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Inside Dental Technology
June 2017
Volume 8, Issue 6

The Next Digital Revolution

It’s been less than a decade since the full-contour tsunami hit the industry and a mere 15 years since the introduction of millable materials began the rapid transformation of dental technology from a purely analog process to one dependent on digitally driven automated production. For those caught in the storm unaware or with head in sand, the only choice was to join the digital revolution or be left behind. Early adopters had the advantage; late adopters scrambled for whatever market share was left.

We are now on the cusp of digital technology radically revolutionizing another major market segment of the industry—removable prosthetics. As in the fixed arena, penetration of the digital full-arch removable market initially began with three prominent players, Avadent, Dentsply Sirona, and Kulzer, along with their early adopters. However, the landscape is quickly changing. Coming on board this year are new players Amann Girrbach, Ivoclar Vivadent, Roland, Zahn/CMC, and others for advanced CAD design of full and partial prosthetics, new choices in materials, alternative in-house production processes with milling and 3D printing technologies, as well as options to partner with production providers for delivery of final prosthetics. New digital protocols and processes are not only bringing predictability to the most unpredictable of clinical and technical analog processes, but are also reducing the number of patient treatment appointments, saving dentists chairtime, heightening patient treatment acceptance and satisfaction, and creating new profit centers for both the practice and laboratory.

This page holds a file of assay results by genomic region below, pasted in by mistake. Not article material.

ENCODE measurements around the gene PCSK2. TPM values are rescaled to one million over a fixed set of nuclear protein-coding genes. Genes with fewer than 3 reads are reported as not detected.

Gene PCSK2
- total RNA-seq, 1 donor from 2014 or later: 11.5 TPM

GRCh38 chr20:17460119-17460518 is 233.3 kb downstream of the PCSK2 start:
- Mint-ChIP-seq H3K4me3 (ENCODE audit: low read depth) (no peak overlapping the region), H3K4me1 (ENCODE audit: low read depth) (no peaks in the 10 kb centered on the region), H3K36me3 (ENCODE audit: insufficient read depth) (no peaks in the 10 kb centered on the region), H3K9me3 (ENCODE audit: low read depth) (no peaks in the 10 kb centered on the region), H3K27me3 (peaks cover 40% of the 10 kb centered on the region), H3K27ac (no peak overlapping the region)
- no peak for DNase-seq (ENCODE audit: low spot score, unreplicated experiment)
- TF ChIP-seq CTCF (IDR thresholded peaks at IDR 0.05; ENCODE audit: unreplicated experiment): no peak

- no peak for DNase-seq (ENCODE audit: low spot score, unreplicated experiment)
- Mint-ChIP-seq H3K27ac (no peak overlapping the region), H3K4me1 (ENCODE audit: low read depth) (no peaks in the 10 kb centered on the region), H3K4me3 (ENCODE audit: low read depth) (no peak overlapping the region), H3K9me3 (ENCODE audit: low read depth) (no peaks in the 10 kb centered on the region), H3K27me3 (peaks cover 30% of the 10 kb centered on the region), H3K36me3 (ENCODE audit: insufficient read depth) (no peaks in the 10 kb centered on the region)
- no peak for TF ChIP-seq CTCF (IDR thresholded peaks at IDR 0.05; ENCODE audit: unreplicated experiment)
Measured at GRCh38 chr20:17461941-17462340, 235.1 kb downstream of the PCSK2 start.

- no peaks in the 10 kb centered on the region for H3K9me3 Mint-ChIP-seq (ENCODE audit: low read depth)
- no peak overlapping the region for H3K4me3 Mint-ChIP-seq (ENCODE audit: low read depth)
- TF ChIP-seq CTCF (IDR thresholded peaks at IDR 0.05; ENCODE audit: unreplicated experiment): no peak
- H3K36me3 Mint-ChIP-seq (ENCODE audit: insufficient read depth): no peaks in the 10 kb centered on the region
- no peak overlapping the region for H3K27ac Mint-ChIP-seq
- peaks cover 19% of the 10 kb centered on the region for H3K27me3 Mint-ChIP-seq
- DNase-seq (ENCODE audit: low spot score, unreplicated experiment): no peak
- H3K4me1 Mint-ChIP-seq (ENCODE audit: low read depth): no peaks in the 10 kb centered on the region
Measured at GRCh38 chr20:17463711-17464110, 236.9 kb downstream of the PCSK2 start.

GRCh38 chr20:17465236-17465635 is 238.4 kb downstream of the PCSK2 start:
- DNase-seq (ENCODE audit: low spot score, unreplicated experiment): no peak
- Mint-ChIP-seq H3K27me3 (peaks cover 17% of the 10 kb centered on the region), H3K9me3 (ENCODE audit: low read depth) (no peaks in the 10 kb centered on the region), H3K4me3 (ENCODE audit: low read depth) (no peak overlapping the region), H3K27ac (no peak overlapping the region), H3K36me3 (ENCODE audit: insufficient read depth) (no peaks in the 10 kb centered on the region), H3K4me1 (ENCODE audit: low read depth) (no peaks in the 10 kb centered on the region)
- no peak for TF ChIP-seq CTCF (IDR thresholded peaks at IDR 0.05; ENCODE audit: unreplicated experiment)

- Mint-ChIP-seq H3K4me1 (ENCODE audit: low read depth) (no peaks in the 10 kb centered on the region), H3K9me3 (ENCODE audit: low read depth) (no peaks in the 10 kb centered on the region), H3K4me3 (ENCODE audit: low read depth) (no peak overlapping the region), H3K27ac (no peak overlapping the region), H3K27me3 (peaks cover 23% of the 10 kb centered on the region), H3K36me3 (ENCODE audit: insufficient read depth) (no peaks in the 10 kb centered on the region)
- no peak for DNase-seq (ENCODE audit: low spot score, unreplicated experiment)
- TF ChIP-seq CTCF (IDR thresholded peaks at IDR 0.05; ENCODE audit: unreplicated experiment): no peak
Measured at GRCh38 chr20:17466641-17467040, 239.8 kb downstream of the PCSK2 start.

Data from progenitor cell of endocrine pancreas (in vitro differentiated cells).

Timing of the digital transition for removable prosthetics could not have come at a more critical point. Highly skilled removable technicians are in high demand but more than difficult to find. The “baby boomer” generation in the US is rapidly aging, with estimates saying that by 2020 more than 48 million Americans will be over the age of 65 and are expected to live another 22 years. The need and demand for partial, conventional, and implant-supported prosthetics to restore function to this population alone are projected to experience significant growth.

Unlike for the fixed side of the industry, the transition from analog to digital processes and production for removable prosthetics will not take a decade to mature and become the standard production process for the industry. We are already in the midst of an explosion of new materials, technologies, and production alternatives. Last year interest was high as dentists and technicians gathered in Scottsdale, AZ, for the first-ever International Digital Denture Symposium to better understand the digital process, the material science, how to get started, and the business side of digital dentures.

Join us this year as Inside Dental Technology hosts the second International Digital Denture Symposium in Baltimore, MD, on October 27-28 at the Lord Baltimore Hotel. A day-and-a-half of general session presentations, clinical and technical user workshops, and panel discussions will leave you with the foundation you need to get involved.

Don’t be left at the end of this adoption curve. Register now at: or call 888-596-4605.

Pam Johnson

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